Monday, December 17, 2018

The Power of the Obvious

There are many characteristics that define an entrepreneur. Creativity. Passion. Vision. Determination. But here’s one you may not have thought of—the ability to see the obvious. 

According to Andrew Forman in his article, “Don't Give Up on a Great Idea Just Because It Seems Obvious,” which was recently published on the Harvard Business Review’s website, some of our greatest inventions come from simply acting upon the obvious. In his article, Mr. Forman discusses how he spent eight years failing to act on his great idea. It was an idea he was confident would work, but that he failed to pursue because it was, to him, simply too obvious. He was sure someone else 
would beat him to the punch. As it turns out, no one did.

What was his idea? It was Givz, an easy and fast way to donate to any registered charity in America from a single place online. Mr. Forman co-founded Givz in 2016 while finishing his MBA program at Harvard and after realizing the challenges of raising money from millennials. According to its website, Givz allows a person to donate to any charity in America in less than 15 seconds, through one single portal, on any device, and to have all gift receipts organized in one place.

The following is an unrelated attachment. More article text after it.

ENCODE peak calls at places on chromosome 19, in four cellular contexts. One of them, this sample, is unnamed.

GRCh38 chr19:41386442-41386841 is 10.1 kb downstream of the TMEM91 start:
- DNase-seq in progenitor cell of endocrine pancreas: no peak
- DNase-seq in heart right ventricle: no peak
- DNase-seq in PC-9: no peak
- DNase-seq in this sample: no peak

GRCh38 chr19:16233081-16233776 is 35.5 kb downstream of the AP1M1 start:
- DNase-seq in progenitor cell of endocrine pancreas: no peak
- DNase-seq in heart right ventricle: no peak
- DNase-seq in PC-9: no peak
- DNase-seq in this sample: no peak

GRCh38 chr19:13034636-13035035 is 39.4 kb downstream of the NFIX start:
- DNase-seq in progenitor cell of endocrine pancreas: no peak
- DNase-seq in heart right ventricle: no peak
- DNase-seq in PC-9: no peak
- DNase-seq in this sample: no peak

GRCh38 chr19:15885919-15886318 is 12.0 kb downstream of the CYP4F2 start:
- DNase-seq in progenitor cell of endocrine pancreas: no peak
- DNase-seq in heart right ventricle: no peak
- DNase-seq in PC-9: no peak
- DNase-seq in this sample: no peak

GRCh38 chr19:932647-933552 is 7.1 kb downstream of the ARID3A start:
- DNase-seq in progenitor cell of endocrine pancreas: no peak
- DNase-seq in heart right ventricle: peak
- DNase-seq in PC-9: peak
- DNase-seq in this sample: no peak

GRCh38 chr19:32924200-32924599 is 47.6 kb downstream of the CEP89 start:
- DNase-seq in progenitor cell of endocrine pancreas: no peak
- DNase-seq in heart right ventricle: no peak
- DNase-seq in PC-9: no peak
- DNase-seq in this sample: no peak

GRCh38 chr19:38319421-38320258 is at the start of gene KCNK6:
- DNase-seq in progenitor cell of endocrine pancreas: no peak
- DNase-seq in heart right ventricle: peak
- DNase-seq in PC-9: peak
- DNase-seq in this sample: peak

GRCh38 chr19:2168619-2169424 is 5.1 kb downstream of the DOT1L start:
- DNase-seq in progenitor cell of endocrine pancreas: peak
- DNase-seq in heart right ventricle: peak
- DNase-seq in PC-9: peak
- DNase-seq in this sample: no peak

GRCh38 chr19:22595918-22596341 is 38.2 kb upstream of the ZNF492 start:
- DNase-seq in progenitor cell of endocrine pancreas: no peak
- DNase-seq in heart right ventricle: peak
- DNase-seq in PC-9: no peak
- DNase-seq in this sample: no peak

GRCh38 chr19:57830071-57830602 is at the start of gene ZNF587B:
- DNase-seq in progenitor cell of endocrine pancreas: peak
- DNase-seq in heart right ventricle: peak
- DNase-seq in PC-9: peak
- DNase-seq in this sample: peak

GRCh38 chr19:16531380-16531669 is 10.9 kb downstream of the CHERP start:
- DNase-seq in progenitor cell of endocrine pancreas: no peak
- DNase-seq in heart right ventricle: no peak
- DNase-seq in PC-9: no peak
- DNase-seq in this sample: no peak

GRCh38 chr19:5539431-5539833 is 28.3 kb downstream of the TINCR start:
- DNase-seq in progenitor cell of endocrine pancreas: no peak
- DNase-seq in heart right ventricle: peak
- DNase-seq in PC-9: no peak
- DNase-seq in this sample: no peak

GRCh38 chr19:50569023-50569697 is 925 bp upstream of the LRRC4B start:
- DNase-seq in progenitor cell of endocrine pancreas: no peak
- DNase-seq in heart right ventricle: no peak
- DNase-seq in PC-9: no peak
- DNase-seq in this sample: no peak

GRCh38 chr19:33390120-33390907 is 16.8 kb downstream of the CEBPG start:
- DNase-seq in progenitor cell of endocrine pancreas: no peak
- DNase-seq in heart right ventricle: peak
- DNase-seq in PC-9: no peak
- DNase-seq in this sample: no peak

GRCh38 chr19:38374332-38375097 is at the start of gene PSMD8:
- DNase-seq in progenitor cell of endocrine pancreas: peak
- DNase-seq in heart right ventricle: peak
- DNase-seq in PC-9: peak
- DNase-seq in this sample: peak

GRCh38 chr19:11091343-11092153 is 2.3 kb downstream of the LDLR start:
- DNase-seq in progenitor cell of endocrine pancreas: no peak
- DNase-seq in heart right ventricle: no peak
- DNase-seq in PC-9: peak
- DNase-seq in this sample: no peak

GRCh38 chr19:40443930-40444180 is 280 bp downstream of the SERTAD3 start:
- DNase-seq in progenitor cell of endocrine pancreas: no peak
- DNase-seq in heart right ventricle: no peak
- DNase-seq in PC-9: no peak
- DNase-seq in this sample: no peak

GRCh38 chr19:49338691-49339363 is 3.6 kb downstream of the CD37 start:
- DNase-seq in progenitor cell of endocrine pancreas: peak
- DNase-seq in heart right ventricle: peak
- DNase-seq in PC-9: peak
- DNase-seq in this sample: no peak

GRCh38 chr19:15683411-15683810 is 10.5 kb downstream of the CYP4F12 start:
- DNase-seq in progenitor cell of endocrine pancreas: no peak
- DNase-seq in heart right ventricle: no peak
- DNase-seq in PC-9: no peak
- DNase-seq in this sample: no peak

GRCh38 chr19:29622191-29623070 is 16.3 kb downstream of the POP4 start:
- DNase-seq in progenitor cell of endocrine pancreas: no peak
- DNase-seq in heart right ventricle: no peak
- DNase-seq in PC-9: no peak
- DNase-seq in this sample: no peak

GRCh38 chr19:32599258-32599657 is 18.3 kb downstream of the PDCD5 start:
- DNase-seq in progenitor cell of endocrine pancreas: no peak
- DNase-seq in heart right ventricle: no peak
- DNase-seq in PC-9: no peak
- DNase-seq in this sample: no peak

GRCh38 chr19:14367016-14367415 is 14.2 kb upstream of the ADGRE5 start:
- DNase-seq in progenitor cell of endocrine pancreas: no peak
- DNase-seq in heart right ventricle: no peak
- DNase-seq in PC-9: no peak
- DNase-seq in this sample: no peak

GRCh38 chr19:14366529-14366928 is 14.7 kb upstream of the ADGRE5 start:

The article cites research from the own University of Minnesota asserting that “the recognition of obviousness is an important part of one of the ‘five stages of the creative process.’” Pursuing the obvious can be difficult for entrepreneurs—some of the most creative types among us—because it can feel like cheating. In a quote from Steve Jobs, “When you ask creative people how they did something, they feel a little guilty because they didn’t really do it, they just saw something. It seemed obvious to them after awhile.” 

So, the next time that great idea resurfaces in your conscience, don’t let the obviousness of it hold you back. It just may be the key to your next big success.

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